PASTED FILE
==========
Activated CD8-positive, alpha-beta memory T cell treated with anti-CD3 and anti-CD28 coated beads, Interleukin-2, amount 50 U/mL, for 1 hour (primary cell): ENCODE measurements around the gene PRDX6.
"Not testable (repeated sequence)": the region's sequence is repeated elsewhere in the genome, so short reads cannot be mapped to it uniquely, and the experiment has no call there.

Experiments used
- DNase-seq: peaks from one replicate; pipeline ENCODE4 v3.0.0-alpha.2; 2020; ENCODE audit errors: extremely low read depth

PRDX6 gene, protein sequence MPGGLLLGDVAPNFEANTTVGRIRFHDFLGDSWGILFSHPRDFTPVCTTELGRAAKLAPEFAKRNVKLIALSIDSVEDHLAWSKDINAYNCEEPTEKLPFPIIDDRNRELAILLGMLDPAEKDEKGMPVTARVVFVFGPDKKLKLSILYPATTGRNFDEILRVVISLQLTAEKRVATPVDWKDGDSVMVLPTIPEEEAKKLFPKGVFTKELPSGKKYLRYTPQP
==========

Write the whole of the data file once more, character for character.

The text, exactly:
Activated CD8-positive, alpha-beta memory T cell treated with anti-CD3 and anti-CD28 coated beads, Interleukin-2, amount 50 U/mL, for 1 hour (primary cell): ENCODE measurements around the gene PRDX6.
"Not testable (repeated sequence)": the region's sequence is repeated elsewhere in the genome, so short reads cannot be mapped to it uniquely, and the experiment has no call there.

Experiments used
- DNase-seq: peaks from one replicate; pipeline ENCODE4 v3.0.0-alpha.2; 2020; ENCODE audit errors: extremely low read depth

PRDX6 gene, protein sequence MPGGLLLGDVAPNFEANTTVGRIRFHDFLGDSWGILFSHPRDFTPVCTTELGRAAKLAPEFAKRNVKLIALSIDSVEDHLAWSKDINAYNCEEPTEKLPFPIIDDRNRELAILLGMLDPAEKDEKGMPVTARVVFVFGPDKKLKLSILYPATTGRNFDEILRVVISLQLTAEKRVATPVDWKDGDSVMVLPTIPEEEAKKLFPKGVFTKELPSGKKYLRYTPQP